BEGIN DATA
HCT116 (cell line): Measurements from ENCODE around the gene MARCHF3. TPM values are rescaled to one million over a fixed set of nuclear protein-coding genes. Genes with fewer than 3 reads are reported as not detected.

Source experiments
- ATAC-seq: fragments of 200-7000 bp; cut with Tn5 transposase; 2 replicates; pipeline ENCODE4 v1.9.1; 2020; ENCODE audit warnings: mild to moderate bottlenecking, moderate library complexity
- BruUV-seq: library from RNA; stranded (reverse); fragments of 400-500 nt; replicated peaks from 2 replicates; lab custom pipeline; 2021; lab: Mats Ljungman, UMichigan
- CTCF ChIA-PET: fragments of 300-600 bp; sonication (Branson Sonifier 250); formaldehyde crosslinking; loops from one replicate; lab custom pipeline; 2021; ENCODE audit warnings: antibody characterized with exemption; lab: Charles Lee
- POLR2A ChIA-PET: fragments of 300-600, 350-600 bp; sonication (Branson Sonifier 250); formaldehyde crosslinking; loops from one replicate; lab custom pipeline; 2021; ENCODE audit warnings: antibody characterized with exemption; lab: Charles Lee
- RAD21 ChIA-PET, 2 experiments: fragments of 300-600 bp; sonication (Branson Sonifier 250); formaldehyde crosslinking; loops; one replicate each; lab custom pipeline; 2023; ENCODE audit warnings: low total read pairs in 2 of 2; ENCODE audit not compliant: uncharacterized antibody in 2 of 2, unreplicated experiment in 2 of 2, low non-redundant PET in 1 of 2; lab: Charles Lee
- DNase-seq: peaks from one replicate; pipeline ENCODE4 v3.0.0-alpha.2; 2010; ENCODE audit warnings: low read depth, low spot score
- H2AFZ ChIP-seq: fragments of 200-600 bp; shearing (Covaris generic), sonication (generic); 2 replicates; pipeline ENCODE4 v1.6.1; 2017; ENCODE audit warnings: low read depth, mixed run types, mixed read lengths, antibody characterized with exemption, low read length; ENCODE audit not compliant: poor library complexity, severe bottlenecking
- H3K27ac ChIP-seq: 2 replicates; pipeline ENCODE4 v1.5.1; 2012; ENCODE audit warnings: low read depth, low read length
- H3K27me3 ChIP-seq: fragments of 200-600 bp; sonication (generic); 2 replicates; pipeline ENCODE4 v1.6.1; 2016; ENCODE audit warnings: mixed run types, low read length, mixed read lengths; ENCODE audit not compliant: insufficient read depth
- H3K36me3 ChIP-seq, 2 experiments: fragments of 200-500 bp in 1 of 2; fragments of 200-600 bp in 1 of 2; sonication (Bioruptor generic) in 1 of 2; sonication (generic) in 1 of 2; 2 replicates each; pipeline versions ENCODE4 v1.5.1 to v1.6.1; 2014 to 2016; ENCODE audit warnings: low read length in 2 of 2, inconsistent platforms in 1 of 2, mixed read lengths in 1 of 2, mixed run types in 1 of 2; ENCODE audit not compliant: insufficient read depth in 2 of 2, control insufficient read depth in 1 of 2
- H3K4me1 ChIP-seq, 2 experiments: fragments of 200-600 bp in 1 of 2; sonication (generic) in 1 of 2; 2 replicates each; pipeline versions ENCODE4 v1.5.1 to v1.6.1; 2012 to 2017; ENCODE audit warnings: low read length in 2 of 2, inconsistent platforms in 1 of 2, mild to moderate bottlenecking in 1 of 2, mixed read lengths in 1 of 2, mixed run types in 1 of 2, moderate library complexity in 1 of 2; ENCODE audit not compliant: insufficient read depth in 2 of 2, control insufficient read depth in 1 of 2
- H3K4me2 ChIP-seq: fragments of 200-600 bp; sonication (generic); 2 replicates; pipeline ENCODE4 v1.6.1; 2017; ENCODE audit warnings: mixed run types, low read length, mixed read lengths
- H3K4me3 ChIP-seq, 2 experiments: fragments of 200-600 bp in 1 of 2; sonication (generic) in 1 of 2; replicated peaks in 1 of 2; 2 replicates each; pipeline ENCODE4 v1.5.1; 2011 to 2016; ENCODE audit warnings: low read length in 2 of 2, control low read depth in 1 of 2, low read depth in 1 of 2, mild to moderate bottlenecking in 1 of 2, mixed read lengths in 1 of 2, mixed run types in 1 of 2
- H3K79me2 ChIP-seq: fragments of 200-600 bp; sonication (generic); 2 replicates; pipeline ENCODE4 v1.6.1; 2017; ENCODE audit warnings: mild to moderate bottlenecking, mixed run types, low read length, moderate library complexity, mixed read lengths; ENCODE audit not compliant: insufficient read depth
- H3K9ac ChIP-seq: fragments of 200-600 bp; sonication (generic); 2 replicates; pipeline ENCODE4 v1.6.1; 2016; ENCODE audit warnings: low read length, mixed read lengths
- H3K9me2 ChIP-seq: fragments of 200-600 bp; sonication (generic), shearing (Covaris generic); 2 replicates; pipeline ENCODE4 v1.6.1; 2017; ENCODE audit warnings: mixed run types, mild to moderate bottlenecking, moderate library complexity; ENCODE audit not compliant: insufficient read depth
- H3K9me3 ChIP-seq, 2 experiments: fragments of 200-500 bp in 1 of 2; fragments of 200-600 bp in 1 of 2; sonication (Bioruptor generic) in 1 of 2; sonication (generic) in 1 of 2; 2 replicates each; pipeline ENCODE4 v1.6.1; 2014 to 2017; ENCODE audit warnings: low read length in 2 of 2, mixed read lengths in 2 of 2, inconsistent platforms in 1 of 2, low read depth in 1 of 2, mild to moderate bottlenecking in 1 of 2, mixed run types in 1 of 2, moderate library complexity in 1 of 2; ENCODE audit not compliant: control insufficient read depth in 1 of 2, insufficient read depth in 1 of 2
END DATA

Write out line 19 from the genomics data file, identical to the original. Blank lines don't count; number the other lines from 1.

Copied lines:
- H3K9me3 ChIP-seq, 2 experiments: fragments of 200-500 bp in 1 of 2; fragments of 200-600 bp in 1 of 2; sonication (Bioruptor generic) in 1 of 2; sonication (generic) in 1 of 2; 2 replicates each; pipeline ENCODE4 v1.6.1; 2014 to 2017; ENCODE audit warnings: low read length in 2 of 2, mixed read lengths in 2 of 2, inconsistent platforms in 1 of 2, low read depth in 1 of 2, mild to moderate bottlenecking in 1 of 2, mixed run types in 1 of 2, moderate library complexity in 1 of 2; ENCODE audit not compliant: control insufficient read depth in 1 of 2, insufficient read depth in 1 of 2